As he [Jesus] went ashore he saw a great crowd; and he had compassion for them, because they were like a sheep without a shepherd; and he began to teach them many things. – Mark 6:34 (NRSV)
- What does compassion mean to you?
- Who has had compassion for you when you needed it?
- For whom have you had compassion?
- Have you ever felt like a sheep without a shepherd?
- What have you been taught in your moments of need?
My wife meets many interesting characters. Recently she met a woman who is 100 years old. Like anyone who is at the century mark or over, this woman was a treasure cove filled with stories of times, places and people that seem almost foreign. They shared a long and wonderful conversation.
After some time, my wife asked the woman, “With all your experiences is there one thing that happened in your life that you consider the most special?”
“Oh there are things that I definitely consider more special than the rest,” she responded. “One of the best things that ever happened to me was being able to take care of my husband when he was dying.” She then proceeded to share the story of her husband’s illness and the ways that love poured from her to ensure his comfort and to allow him to know he was not alone at the end.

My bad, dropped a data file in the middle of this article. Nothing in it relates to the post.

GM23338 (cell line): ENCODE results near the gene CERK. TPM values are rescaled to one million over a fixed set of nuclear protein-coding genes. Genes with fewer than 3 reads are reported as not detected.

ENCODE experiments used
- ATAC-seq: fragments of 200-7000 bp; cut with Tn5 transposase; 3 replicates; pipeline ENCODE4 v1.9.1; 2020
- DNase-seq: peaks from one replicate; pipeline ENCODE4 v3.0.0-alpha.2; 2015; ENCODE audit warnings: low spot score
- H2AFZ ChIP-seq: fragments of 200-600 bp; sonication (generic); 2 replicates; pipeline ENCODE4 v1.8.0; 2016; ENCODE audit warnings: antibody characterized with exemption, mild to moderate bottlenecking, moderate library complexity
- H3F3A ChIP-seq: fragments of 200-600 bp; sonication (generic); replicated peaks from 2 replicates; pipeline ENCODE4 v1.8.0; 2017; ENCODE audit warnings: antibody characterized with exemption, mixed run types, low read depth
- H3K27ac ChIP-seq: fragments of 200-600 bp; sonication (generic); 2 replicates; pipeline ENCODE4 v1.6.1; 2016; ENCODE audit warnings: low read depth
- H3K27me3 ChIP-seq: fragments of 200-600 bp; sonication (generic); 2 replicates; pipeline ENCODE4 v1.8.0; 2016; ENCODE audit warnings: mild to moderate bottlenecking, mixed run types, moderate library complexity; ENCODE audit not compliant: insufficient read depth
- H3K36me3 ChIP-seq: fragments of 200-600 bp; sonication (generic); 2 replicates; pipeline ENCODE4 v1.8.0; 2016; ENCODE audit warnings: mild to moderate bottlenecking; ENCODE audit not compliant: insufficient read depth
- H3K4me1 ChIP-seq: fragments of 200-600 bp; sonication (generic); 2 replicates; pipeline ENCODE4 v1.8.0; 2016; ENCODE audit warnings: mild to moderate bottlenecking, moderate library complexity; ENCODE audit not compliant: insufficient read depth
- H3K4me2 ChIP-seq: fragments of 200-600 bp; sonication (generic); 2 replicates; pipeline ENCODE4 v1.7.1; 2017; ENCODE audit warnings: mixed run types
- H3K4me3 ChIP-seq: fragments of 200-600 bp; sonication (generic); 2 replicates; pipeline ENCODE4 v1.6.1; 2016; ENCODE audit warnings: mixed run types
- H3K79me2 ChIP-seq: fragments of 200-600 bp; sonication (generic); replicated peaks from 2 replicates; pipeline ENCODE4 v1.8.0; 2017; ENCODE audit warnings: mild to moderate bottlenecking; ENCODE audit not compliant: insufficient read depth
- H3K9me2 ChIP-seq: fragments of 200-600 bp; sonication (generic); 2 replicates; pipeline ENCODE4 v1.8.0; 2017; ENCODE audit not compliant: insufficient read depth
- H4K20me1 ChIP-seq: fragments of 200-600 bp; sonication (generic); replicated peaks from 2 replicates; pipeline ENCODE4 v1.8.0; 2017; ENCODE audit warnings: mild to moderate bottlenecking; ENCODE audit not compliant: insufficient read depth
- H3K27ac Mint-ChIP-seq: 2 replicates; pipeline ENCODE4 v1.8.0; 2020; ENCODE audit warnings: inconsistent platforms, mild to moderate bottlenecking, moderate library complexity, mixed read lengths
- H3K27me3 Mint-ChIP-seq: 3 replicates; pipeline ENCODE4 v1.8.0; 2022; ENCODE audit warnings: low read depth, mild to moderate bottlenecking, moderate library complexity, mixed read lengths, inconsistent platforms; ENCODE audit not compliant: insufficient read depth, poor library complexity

Next she shared more stories of being with people during other illnesses, rough times in life, or times of sincere suffering. She spoke about other people asking her to go into places where people were in pain, because I imagine they hoped she would somehow bring a smile, bring at least a portion of joy, and share a bit of the love of Christ.
As this woman recounted the times of her life she considered to be the best times, each was a story of how she was able to be with someone else in their suffering and need, and how she discovered in each of those moments the sacred.
My wife called it one of her favorite conversations of all time!
The word “compassion” comes from the Latin which means “to suffer with.” When Jesus had compassion for anyone that means he wanted and felt the need to suffer with him or her, not necessarily suffering too, but making sure no one was suffering alone.
Each of us has suffered and will suffer, and we have all witnessed suffering. I wonder what the world would be like if when we encountered suffering we were like that 100-year-old woman or we were like Jesus, and went to go be with those who suffer? I bet it would be a better place, and I also imagine we would have incredible stories to share about the best times in our lives, those times we were able to bring others hope, joy, peace and love when there seemed to be none.
Written by Rev. Garrett Andrew, minister of First Presbyterian Church of Albany, Georgia.